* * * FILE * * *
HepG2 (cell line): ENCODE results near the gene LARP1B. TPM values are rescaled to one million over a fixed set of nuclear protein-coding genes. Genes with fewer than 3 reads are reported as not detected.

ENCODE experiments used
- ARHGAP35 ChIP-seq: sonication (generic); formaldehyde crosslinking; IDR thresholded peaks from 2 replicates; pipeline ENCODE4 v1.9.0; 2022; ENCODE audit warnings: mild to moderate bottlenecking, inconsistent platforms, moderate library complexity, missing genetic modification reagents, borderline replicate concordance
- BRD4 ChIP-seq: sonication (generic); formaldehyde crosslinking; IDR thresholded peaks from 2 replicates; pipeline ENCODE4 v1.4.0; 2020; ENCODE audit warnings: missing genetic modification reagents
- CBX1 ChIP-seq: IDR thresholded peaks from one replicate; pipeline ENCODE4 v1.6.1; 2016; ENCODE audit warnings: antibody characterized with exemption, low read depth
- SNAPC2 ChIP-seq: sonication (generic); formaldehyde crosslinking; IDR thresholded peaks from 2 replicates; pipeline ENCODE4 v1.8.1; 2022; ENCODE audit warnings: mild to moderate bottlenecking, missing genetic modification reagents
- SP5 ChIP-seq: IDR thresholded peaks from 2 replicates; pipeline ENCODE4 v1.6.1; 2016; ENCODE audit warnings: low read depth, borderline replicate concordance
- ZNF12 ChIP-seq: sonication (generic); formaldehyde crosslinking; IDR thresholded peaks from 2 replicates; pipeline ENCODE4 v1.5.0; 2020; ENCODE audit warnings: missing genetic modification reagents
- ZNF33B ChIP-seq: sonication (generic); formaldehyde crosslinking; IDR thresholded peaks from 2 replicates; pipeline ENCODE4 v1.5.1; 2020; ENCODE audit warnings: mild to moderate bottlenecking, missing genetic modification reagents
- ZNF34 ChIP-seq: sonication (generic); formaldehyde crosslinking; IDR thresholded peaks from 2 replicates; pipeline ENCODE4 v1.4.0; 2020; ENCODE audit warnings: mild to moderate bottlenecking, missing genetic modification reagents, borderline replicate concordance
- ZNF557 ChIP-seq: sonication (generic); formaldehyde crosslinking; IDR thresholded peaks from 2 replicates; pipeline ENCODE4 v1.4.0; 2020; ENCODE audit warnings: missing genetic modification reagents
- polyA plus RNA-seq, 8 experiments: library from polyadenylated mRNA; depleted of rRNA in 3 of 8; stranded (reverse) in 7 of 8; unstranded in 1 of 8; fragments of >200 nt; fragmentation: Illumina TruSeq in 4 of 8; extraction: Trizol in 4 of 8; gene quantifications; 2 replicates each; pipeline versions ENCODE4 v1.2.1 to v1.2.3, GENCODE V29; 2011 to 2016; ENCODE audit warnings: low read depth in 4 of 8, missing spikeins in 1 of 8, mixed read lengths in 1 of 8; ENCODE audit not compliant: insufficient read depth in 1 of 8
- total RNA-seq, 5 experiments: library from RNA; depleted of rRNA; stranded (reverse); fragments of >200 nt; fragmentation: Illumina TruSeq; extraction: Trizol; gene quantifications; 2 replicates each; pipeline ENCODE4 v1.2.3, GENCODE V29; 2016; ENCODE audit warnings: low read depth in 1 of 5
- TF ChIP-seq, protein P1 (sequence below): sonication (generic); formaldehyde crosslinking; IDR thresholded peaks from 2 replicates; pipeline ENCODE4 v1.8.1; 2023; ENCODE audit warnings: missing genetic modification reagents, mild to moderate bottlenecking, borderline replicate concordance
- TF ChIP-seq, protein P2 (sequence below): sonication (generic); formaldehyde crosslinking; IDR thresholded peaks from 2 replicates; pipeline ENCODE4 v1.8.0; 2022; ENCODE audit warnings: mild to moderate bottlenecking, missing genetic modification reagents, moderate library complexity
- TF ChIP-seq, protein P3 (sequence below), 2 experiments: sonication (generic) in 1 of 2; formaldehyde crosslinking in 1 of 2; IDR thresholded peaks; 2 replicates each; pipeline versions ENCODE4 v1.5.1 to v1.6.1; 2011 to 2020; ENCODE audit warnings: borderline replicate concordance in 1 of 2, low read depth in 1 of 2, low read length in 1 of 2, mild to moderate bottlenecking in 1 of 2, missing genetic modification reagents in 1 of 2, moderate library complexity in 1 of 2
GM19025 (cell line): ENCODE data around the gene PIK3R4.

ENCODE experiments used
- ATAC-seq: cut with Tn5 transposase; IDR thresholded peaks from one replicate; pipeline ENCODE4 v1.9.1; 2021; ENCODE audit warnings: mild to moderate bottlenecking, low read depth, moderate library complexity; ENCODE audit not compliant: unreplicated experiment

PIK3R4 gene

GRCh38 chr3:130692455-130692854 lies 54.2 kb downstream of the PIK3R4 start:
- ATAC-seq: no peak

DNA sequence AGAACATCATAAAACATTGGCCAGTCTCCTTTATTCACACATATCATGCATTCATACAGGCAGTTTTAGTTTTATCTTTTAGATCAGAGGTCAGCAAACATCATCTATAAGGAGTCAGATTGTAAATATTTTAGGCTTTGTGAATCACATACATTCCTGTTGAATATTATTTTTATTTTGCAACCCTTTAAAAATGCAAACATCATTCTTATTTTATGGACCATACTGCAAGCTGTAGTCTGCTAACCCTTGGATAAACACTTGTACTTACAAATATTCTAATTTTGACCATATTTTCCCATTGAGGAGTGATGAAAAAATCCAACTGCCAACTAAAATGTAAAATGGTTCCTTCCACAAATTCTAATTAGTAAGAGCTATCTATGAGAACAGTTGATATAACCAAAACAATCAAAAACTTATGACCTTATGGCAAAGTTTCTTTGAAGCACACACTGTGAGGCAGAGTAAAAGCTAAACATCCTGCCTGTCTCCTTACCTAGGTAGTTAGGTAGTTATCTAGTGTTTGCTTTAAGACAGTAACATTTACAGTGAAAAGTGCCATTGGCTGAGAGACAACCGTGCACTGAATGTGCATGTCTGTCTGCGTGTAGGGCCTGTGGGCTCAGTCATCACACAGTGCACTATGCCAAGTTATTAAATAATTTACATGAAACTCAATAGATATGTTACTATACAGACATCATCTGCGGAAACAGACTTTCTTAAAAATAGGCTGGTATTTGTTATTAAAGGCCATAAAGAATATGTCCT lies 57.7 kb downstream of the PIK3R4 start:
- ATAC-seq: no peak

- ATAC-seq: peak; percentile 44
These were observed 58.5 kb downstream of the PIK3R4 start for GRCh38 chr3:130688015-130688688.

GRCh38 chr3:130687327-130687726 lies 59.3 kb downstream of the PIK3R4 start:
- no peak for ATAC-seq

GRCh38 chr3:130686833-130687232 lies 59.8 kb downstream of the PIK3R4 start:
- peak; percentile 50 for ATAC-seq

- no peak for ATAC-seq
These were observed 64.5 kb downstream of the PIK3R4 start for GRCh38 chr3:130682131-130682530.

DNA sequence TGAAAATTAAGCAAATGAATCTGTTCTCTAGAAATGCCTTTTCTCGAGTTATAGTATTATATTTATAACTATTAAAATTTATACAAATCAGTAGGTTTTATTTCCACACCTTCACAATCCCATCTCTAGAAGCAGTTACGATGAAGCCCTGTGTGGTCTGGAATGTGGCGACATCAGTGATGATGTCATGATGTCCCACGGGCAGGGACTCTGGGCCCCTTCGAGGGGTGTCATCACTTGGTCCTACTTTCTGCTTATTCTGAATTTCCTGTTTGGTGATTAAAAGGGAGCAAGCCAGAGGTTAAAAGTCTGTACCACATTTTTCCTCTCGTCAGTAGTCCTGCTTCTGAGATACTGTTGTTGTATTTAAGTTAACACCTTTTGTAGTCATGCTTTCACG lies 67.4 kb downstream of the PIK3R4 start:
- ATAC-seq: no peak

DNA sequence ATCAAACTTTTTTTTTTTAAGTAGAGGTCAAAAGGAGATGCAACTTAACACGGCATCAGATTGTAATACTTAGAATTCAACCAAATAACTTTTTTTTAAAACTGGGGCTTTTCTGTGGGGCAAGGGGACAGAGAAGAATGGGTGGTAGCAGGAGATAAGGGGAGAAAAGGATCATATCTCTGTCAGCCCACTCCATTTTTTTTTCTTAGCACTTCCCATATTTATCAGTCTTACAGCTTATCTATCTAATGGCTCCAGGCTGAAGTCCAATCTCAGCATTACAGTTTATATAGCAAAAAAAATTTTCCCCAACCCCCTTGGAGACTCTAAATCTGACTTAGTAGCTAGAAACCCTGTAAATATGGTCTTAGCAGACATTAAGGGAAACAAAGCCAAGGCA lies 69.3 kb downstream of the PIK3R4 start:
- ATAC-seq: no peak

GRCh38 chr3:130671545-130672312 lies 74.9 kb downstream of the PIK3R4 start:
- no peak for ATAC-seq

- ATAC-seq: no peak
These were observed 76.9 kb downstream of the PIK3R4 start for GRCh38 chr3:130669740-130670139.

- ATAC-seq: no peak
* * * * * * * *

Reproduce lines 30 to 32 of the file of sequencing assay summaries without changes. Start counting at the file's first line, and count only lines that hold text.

- peak; percentile 50 for ATAC-seq

- no peak for ATAC-seq
These were observed 64.5 kb downstream of the PIK3R4 start for GRCh38 chr3:130682131-130682530.